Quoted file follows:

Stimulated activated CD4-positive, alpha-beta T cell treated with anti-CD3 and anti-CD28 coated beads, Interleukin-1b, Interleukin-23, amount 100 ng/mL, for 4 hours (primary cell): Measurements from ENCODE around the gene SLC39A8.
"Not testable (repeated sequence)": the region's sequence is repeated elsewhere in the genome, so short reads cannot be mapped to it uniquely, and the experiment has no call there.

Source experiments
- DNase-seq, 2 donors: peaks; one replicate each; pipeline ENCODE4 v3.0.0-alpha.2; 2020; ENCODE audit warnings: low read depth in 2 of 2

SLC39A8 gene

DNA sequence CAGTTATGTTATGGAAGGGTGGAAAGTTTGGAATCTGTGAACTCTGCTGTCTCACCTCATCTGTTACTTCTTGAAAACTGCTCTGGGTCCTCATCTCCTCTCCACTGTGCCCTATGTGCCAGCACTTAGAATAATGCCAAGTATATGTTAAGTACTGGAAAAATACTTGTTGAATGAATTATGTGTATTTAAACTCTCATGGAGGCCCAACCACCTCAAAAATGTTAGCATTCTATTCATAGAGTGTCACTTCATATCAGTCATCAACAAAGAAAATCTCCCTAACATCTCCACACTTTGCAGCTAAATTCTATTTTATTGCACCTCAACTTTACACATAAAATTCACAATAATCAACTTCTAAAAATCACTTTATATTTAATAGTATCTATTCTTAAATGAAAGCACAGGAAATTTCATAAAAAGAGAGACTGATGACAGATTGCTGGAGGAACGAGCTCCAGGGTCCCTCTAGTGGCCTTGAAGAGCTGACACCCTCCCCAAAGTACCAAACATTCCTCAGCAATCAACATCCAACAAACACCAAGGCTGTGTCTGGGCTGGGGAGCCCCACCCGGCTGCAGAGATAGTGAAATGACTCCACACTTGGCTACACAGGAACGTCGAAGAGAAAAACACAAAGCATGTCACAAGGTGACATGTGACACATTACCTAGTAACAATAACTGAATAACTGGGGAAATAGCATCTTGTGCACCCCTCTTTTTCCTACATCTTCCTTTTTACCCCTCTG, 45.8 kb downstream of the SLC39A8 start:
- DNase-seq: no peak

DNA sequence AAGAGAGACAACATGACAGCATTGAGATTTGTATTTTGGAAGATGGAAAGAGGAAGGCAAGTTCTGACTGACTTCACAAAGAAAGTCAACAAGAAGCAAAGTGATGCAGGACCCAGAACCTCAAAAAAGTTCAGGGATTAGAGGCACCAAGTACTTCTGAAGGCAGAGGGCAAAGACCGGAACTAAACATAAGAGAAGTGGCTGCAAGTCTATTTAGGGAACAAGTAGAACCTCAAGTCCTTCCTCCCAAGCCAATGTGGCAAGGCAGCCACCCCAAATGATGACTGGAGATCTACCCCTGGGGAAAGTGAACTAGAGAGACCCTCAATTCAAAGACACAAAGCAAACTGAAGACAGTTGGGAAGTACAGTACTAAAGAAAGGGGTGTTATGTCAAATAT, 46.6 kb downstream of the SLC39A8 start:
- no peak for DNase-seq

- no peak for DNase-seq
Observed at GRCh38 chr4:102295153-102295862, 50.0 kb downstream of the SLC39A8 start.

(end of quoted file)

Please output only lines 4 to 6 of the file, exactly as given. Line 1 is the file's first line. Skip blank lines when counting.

- DNase-seq, 2 donors: peaks; one replicate each; pipeline ENCODE4 v3.0.0-alpha.2; 2020; ENCODE audit warnings: low read depth in 2 of 2

SLC39A8 gene

DNA sequence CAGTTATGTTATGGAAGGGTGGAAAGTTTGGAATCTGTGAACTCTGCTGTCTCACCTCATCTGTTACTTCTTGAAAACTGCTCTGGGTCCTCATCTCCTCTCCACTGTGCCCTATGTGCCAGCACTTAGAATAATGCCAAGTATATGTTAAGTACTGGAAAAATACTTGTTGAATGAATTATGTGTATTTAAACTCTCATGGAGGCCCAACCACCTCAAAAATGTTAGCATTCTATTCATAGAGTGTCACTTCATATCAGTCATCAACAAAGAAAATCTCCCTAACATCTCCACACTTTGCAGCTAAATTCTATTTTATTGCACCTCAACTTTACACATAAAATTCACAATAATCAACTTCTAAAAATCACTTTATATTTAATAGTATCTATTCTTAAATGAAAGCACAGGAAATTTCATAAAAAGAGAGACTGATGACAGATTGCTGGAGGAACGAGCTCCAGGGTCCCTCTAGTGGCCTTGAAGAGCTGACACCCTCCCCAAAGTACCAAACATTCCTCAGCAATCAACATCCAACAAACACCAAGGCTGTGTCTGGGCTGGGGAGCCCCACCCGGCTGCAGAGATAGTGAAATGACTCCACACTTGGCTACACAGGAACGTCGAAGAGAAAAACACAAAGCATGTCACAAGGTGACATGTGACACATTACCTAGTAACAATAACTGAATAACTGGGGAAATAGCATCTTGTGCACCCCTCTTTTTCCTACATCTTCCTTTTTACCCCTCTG, 45.8 kb downstream of the SLC39A8 start: